Denver’s Green Man Cannabis recalls marijuana products due to possible pesticide exposure

Samples of marijuana and marijuana-infused products the Denver-based cultivation company contained residual levels of illegal, off-label pesticides.

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Marijuana at Verde Natural's grow facility. (Kevin J. Beaty/Denverite)  marijuana; pot; weed; verde natural; tommy chong; grow; agriculture; kevinjbeaty; denver; denverite; colorado;

Marijuana at Verde Natural's grow facility. (Kevin J. Beaty/Denverite)

The Denver Department of Environmental Health is investigating whether marijuana and products from Green Man Cannabis were exposed to unsafe pesticides.

Samples of marijuana and marijuana-infused products grown by the Denver-based cultivation company could contain residual levels of illegal, off-label pesticides, according to the Colorado Department of Agriculture. Green Man Cannabis is voluntarily recalling the marijuana and products that could be unsafe, the city announced Thursday.

“The Colorado Department of Agriculture is investigating whether marijuana and marijuana-infused products grown by the company had residual levels of pesticides that are not allowed. A final decision has not been made,” said department spokeswoman Christi Lightcap in an email.

There were no immediate reports of illness.

Marijuana and products subject to the recall were sold at Green Man Cannabis stores located at 1355 Santa Fe Drive and 7289 E. Hampden Ave. in Denver. The marijuana and marijuana products bear a label that lists an OPC License number of 403-00738, 403-00361 or 403R-00201. All plant material and derived products originating from these cultivation facilities are subject to the recall.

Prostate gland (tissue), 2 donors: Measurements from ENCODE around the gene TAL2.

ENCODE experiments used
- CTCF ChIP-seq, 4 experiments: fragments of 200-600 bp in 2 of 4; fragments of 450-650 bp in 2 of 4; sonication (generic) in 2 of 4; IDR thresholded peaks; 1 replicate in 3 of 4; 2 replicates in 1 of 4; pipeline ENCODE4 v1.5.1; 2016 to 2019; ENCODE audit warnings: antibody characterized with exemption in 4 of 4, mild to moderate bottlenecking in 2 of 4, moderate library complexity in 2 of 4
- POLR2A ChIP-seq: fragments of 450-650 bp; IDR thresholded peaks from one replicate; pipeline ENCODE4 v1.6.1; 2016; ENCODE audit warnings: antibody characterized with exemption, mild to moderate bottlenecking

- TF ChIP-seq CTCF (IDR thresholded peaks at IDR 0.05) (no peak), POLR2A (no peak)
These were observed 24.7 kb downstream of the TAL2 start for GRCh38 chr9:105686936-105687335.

“Consumers who have these recalled products should dispose of the products them or return them to the store from which they were purchased. For more information about the recall, Green Man Cannabis LLC can be reached at recall@greenmancannabis.com,” the city said in an alert.

The possible health impact of consuming marijuana products with unapproved pesticide residues is unknown. Short- and long-term health impacts may exist depending on the specific product, duration, frequency, level of exposure and route of exposure. People with concerns about their personal health should contact their physician with related questions, the city said.

At least a dozen companies had to make recalls last year due to the possible or actual presence of unsafe pesticides, according to the city’s website.

Consumers with questions or concerns about recalled product or pesticide residues in marijuana products are encouraged to contact the product retailer and/or the DEH Public Health Inspections division at phicomments@denvergov.org or 720-913-1311.

Due to an error by the city of Denver, the article has been updated from an earlier version to show the situation is still under investigation.

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